16. Upgrading from 1.0

16.1. Introduction

This chapter shows you how to upgrade existing Web Flow 1 application to Web Flow 2.

16.2. Flow Definition Language

The core concepts behind the flow definition language have not changed between Web Flow 1 and 2. However, some of the element and attribute names have changed. These changes allow for the language to be both more concise and expressive. A complete list of mapping changes is available as an appendix.

16.2.1. Flow Definition Updater Tool

An automated tool is available to aid in the conversion of existing 1.x flows to the new 2.x style. The tool will convert all the old tag names to their new equivalents, if needed. While the tool will make a best effort attempt at conversion, there is not a one-to-one mapping for all version 1 concepts. If the tool was unable to convert a portion of the flow, it will be marked with a WARNING comment in the resulting flow.

The conversion tool requires spring-webflow.jar, spring-core.jar and an XSLT 1.0 engine. Saxon 6.5.5 is recommended.

The tool can be run from the command line with the following command. Required libraries must be available on the classpath. The source must be a single flow to convert. The resulting converted flow will be sent to standard output.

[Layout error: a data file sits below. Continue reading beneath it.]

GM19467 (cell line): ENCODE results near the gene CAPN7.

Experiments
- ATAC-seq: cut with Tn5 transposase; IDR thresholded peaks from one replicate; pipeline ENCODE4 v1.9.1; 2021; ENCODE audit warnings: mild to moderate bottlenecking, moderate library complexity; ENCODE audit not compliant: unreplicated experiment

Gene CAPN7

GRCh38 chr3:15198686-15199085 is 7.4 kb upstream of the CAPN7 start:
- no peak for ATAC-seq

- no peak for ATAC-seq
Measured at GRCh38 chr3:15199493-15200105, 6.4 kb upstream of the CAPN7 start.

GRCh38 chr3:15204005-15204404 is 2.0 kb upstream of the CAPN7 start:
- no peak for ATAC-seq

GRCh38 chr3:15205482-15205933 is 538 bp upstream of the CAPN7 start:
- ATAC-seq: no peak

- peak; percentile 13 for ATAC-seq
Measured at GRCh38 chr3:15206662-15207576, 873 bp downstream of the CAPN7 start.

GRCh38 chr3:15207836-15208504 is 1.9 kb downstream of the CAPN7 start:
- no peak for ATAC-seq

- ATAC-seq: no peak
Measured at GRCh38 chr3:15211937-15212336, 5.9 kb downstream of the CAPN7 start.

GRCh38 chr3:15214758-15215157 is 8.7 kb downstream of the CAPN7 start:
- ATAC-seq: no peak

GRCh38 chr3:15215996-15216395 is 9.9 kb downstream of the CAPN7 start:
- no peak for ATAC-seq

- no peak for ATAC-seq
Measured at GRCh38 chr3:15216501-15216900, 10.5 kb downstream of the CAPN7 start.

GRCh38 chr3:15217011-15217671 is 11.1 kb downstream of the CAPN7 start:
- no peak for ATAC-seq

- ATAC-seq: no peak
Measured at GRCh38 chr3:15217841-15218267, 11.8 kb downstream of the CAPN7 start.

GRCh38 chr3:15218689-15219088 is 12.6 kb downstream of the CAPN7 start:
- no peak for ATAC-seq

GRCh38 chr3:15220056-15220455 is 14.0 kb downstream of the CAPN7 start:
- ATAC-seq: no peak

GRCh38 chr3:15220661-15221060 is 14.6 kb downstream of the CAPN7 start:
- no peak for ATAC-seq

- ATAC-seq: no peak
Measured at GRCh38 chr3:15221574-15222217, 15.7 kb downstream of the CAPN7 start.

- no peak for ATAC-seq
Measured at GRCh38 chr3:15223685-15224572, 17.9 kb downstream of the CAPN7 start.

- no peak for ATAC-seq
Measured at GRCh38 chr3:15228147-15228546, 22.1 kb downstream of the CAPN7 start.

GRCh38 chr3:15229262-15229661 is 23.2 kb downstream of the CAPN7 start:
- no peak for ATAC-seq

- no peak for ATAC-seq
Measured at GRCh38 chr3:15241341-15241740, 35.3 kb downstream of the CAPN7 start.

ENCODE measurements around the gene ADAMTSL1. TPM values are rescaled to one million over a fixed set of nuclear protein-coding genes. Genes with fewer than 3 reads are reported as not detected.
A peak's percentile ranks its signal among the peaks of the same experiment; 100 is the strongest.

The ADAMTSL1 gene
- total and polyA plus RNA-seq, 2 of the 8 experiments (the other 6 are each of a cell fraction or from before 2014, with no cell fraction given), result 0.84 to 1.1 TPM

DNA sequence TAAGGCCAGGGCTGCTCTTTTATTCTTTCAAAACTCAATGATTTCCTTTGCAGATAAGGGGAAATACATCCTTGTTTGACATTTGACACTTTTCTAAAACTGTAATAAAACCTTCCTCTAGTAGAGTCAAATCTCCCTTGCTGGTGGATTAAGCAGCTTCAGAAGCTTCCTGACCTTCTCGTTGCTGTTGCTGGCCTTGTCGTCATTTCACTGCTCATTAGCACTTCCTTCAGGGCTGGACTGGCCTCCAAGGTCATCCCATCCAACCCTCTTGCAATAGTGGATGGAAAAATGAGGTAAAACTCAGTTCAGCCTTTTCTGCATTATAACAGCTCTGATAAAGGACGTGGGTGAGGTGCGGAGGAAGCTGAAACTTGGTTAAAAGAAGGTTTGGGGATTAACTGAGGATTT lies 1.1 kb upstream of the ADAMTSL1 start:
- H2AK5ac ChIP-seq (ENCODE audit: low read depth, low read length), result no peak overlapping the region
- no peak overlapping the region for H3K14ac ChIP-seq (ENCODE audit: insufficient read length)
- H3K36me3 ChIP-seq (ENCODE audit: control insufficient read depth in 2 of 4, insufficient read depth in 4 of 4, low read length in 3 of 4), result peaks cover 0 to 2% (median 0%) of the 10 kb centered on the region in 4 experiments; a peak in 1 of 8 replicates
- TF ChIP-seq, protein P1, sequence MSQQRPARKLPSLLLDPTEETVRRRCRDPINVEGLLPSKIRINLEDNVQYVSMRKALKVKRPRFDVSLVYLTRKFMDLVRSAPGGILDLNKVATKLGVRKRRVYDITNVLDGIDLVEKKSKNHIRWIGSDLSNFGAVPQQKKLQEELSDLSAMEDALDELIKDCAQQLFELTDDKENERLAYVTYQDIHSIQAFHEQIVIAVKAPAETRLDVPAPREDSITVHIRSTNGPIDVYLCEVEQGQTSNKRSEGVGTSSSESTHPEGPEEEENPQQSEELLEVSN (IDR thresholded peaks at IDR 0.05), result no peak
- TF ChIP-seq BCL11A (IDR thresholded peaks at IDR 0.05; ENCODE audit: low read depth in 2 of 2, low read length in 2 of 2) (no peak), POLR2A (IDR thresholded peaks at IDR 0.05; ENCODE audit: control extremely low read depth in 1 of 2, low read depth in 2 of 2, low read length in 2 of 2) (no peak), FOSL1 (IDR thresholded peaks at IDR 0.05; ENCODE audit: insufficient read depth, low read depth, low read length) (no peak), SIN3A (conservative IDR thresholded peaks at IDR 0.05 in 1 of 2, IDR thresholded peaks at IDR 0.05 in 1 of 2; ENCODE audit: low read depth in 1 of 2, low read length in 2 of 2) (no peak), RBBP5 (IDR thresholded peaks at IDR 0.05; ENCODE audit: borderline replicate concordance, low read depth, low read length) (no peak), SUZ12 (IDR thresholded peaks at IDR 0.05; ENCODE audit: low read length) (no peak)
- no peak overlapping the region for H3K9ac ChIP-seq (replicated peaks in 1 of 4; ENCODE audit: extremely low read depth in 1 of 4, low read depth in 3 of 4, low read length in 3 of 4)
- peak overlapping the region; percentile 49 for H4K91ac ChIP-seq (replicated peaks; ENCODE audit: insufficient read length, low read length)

java org.springframework.webflow.upgrade.WebFlowUpgrader flow-to-upgrade.xml

Flow Definition Updater Tool Warnings

argument parameter-type no longer supported

Bean actions have been deprecated in favor of EL based evaluate expressions. The EL expression is able to accept method parameters directly, so there is no longer a need for the argument tag. A side effect of this change is that method arguments must be of the correct type before invoking the action.

inline-flow is no longer supported

Inline flows are no longer supported. The contents of the inline flow must be moved into a new top-level flow. The inline flow's content has been converted for your convenience.

mapping target-collection is no longer supported

Output mappings can no longer add an item to a collection. Only assignment is supported.

var bean is no longer supported